The Hidden Cost of Idle Cash

Since young, one of the first pieces of financial advice our parents likely imparted was to save money – and to save as much as possible for unforeseen circumstances.

sydney at night

As grown-ups, we go to work, try to climb the corporate ladder and each month, sock away a percentage of our salary in a savings account. This all sounds great, until you realise that while you’ve been hard at work, the money in your bank account has been collecting pixel dust.

As we grow up, we work hard, aim for job promotions, and save part of our salary each month. It all sounds good, but then you realise that the money in your bank account isn’t doing much, relative to other savings options. 

The downside of sitting in idle cash

Idle cash as its name suggests, is cash that is not meaningfully earning you any interest or investment income.

To put things in context, consider this. According to an analysis by Goldman Sachs, the S&P 500 has returned 13.6% annually over the past 10 years. If you invested $10,000 in 2010 – and added nothing else, you would have had close to $36,000 in 2020. However, had you chosen to retain that money in a standard savings account with just 0.05% annual interest rate, your additional earnings after a decade would have amounted to a mere $50.

Assuming an average yearly inflation of 2%, that would have meant you lost purchasing power. The value of your original $10,000 savings would have been eroded by inflation, meaning that it would eventually only buy $9,800 worth of things, then $9,600, and so on.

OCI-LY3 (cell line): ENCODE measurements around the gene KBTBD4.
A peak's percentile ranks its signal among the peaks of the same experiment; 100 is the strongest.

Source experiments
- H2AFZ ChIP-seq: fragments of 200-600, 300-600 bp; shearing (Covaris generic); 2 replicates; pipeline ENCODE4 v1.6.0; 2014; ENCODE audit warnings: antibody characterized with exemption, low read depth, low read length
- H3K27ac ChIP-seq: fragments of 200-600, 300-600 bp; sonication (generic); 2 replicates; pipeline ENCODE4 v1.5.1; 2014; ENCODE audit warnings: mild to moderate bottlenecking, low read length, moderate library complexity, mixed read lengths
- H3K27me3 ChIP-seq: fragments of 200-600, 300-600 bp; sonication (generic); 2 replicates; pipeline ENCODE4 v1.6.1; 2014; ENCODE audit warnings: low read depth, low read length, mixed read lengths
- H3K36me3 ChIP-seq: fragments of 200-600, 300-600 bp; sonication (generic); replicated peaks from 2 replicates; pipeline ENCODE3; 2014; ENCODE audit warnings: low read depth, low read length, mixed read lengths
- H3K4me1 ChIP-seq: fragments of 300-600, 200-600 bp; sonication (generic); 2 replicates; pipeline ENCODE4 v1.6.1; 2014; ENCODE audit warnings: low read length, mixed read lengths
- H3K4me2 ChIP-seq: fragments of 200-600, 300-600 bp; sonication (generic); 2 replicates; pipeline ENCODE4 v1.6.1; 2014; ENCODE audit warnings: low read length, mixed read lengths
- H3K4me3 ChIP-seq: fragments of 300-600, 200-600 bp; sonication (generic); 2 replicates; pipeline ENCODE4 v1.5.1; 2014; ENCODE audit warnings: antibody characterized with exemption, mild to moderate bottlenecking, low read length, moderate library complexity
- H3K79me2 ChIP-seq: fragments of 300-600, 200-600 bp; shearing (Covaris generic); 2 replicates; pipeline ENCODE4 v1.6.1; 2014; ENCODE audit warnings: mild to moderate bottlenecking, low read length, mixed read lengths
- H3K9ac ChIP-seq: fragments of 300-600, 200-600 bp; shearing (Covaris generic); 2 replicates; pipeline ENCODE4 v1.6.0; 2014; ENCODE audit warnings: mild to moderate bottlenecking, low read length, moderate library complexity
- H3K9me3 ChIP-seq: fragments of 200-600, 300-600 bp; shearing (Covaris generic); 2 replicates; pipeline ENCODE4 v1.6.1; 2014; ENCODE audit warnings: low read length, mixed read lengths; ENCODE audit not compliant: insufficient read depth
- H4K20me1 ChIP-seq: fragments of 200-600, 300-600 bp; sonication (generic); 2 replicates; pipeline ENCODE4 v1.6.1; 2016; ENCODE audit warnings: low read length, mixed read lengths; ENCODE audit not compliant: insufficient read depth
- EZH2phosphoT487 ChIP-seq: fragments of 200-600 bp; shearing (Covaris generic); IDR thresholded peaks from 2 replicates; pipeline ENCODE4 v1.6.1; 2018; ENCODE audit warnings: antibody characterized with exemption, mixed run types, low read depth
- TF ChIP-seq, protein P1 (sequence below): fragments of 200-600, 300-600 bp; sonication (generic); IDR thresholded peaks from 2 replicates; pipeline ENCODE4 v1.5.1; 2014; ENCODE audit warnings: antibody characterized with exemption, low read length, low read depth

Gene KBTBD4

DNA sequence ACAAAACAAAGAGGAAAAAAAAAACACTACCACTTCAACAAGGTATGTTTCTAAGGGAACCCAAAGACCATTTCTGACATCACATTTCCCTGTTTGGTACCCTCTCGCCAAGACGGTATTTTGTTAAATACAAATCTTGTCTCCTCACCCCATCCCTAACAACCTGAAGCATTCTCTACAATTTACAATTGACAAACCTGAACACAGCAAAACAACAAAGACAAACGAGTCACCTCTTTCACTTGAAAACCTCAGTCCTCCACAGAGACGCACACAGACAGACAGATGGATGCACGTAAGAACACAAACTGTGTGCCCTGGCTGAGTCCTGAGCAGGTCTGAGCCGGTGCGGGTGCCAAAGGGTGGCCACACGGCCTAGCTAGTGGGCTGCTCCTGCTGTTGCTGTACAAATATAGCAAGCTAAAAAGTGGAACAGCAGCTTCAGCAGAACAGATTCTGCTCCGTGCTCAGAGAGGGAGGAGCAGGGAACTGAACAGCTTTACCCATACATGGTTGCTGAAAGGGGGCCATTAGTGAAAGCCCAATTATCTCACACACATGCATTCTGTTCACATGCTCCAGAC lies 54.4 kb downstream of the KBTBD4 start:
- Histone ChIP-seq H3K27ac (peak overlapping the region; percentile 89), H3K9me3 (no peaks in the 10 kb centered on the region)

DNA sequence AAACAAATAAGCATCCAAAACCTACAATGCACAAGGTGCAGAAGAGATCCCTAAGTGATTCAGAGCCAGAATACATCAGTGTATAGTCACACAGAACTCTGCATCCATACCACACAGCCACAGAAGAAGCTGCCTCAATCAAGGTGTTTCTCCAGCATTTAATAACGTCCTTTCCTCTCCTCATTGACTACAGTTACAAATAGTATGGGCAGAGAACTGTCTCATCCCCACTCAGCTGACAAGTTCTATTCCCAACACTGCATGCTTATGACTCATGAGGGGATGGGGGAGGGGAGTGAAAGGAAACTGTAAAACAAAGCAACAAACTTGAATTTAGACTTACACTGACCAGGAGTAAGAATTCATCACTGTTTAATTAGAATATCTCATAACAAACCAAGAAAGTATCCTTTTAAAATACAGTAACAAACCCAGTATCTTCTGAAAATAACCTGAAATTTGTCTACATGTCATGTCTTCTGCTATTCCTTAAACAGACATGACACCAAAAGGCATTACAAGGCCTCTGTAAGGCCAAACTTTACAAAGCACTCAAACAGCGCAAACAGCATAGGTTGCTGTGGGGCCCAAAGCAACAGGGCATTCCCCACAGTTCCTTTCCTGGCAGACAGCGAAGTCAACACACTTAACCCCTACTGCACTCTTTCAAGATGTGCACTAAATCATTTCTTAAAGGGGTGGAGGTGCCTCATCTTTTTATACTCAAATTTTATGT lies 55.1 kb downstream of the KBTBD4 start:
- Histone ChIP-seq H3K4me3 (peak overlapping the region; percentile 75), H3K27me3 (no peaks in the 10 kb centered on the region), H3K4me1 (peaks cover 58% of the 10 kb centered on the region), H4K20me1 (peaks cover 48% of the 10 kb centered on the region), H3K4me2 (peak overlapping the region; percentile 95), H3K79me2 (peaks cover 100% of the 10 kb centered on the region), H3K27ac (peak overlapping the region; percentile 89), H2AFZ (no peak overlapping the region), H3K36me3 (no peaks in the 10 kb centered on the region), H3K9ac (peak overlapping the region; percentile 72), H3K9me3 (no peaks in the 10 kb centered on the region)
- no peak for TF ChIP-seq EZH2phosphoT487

If you think that’s bad, think about the potential missed opportunities when you could have invested that money to generate higher returns. If you had remained invested from 2010 to 2020, your capital could have more than tripled.

Managing cash in a low-interest environment

Although investing your cash presents the opportunity for higher returns, it’s crucial not to allocate all your funds into investments. Conversely, it remains essential for most individuals to uphold a readily accessible cash buffer, commonly known as your emergency fund.

Should you be laid off, or run into a medical emergency, the cash in your emergency fund can be quickly tapped into to cover any unexpected costs without you having to incur extra debt. This helps you keep your finances in good shape even as you search for a new job or spend time recuperating.

Putting your surplus cash to work 

Normally, experts suggest putting away enough money to cover 3 to 6 months’ worth of living expenses as your emergency cash reserve. To make the most of this money, you can park them in a high yielding savings account. 

Once you’ve settled your emergency fund, you can then determine how much of your surplus savings can be invested over a longer duration. Remember, the sooner you start investing, the more time your money has to grow due to the magic of compounding returns.

Not sure where to start? Explore Syfe’s range of investment portfolios here. If your aim is to build a passive income stream, you can consider Syfe’s Smart Baskets, which automatically invests your money based on your needs and goals. If you desire flexibility and want the potential for higher returns, Syfe also enables you to invest in ASX and US stocks at low costs. 

In the end, leaving all your money in the bank means missing out on potential gains. Your emergency fund and extra cash should find smarter places to be – your emergency fund for better growth, and your surplus cash invested to hedge against inflation and continue amplifying your wealth.